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While the return of an in-person Rapid+TCT was undoubtedly one of the highlights of May 2022, the month also saw significant shifts in the 3D printing business world, material sustainability, textile production, and the automotive industry.
Read on to find out how the likes of Polymaker, Reiten Cheng, Braskem, BMW, Ferrari, Sauber, 6K, Morf3D, Dyndrite, Essentium, Formlabs and Stratasys helped these advances happen.
Mystery over F1 applications lifted
Though Formula 1 teams have long applied 3D printing up and down the grid, the competitive nature of the sport means these don’t always see the light of day. This changed somewhat with Pat Warner’s 3D Printing Industry interview, in which the Alpine stalwart revealed that up 70% of F1 wind tunnel-tested bodywork is additively manufactured.
Later in May, General Motors (GM) engineer Andrew Cunningham highlighted how Ferrari is using 3D printed parts to hold performance-tracking sensors in place, while EOS and Sauber signed up to a three-year partnership, through which the former agreed to 3D print everything from production aids to end-use race parts.
In more mainstream automotive 3D printing applications, BMW’s IDAM project was concluded successfully. The initiative saw BMW work with partners to establish two digitally-connected 3D printing production lines, capable of churning out 50,000 parts per year while operating independently without needing manual inputs.
Business shakeups across the industry
May was marked by one of the highest-profile 3D printing initiatives of the year: President Biden’s AM Forward program. The ongoing project, which has seen heavy hitters like GE Aviation, Honeywell, Lockheed Martin, Raytheon, and Siemens Energy commit to tapping more 3D printing firms for contracts, was later followed by a string of other significant business moves across the industry.
Following Essentium’s shelved SPAC merger, it was announced that the firm was developing a new blue-laser metal 3D printer. Set to be powered by NUBURU’s proprietary blue laser technology, it’s said the wire-fed machine will be capable of 3D printing parts with applications in critical industries such as automotive, aerospace, and defense.
After 6K raised $102 million in funding, in the first part of an initial investment worth up to $150 million, it committed to building on its powder and cathode production capacities. As part of 3D Printing Industry’s 6K facility tour later in the year, the company explained the key drivers behind its growth and the areas in which it planned to expand.
Material sustainability advances
Another interesting trend seen in May was the unveiling of several new eco-friendly material advances at once. While researchers at Bath University developed a means of using sugar to make PLA biodegradable, Reiten Cheng launched the Polyformer, a device capable of turning discarded plastic water bottles into functional 3D printing filaments.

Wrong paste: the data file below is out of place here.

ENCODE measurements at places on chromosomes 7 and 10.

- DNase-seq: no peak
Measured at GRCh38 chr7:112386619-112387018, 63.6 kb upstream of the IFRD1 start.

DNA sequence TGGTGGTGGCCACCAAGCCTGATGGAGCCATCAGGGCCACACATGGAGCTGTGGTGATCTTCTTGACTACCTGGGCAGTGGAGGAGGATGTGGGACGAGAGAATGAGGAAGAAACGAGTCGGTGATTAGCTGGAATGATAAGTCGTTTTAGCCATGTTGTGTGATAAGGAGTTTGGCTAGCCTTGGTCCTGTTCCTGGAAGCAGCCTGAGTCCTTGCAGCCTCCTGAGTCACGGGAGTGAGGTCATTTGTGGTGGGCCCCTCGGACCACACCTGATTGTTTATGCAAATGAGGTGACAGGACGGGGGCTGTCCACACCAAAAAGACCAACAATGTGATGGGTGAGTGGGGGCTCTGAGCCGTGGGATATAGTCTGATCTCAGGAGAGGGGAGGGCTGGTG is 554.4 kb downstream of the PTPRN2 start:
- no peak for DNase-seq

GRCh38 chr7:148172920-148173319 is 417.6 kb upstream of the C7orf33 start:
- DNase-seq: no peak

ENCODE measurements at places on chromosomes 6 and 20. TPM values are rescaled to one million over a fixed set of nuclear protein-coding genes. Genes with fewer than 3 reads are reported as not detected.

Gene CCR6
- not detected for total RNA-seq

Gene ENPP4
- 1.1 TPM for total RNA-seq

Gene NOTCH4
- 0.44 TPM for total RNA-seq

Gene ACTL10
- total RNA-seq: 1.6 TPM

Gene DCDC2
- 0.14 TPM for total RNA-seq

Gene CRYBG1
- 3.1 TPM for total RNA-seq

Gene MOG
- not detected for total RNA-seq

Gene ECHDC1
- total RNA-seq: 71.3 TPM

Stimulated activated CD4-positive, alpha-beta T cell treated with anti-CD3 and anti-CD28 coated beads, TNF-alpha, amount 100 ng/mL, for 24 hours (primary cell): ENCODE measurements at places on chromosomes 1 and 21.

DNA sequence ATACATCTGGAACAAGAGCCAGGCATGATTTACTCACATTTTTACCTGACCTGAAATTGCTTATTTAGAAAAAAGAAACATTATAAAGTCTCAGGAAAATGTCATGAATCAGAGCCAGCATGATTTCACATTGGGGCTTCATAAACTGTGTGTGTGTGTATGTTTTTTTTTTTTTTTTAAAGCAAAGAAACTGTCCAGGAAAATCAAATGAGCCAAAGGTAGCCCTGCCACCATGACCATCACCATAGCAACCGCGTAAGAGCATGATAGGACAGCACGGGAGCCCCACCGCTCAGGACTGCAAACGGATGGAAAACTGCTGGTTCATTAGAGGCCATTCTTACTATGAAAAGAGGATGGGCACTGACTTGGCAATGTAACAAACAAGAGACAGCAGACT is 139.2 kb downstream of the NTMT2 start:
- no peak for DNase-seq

This shift towards eco-friendly feedstocks was seen at Rapid+TCT as well, where Braskem released its first sustainable filaments. At the time, the firm said its range of bio-based ethylene vinyl acetate (EVA), recycled polyethylene (PE) and polypropylene (PP) materials reflected its ‘commitment to a more circular, carbon neutral future.’
Polymaker also exhibited a variety of its filaments at the show, which are now packed onto cardboard rather than disposable, environmentally damaging plastic spools. The firm’s efforts in this area later saw it nominated by readers within the Sustainability in Additive Manufacturing category of the 2022 3D Printing Industry Awards.
Textile 3D printing on the red carpet
It may not be the first application that comes to mind when readers think of 3D printing, but the technology continues to make progress in custom textile production. In May, fashion designer Iris van Herpen’s latest 3D printed gowns were worn at this year’s Met Gala by actress Dove Cameron, singer-songwriter Teyana Taylor, model and activist Winnie Harlow and Swedish actor Fredrik Robertsson.
The garments’ debuts were followed by a number of textile additive manufacturing advances across the year. Shortly afterwards, for instance, UK start-up Modern Synthesis raised $4.1 million towards its microbial textile platform. Designed to help the fashion sector lower its carbon footprint and reduce waste, the firm’s microbial weaving process enables materials to be ‘grown’ into shape over 10-14 days.
Rapid+TCT returns in Chicago
Last, but certainly not least, Rapid+TCT returned to strength in May 2022, where more than 400 exhibitors descended upon the venue to showcase their latest launches. Formlabs introduced two new resins at the show, while Morf3D and 6K unveiled plans to qualify metal powders for aerospace and automotive customers.
Elsewhere, Materialise introduced Magics 26, an updated version of its popular print preparation software, complete with native CAD-based workflow support. This newly-added functionality enabled users to modify and iterate on CAD files directly in Magics, something that wasn’t previously possible prior to the firm’s update.
In software, meanwhile, Dyndrite signed three new partnerships with 3D printer OEMs Azul 3D and Impossible Objects, as well as printhead technology provider Meteor Inkjet. Freemelt also debuted its Pixelmelt software, a process optimization tool designed to help Freemelt ONE users modify process parameters across several parts in a single build.
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Featured image shows US President Joe Biden. Image via the White House.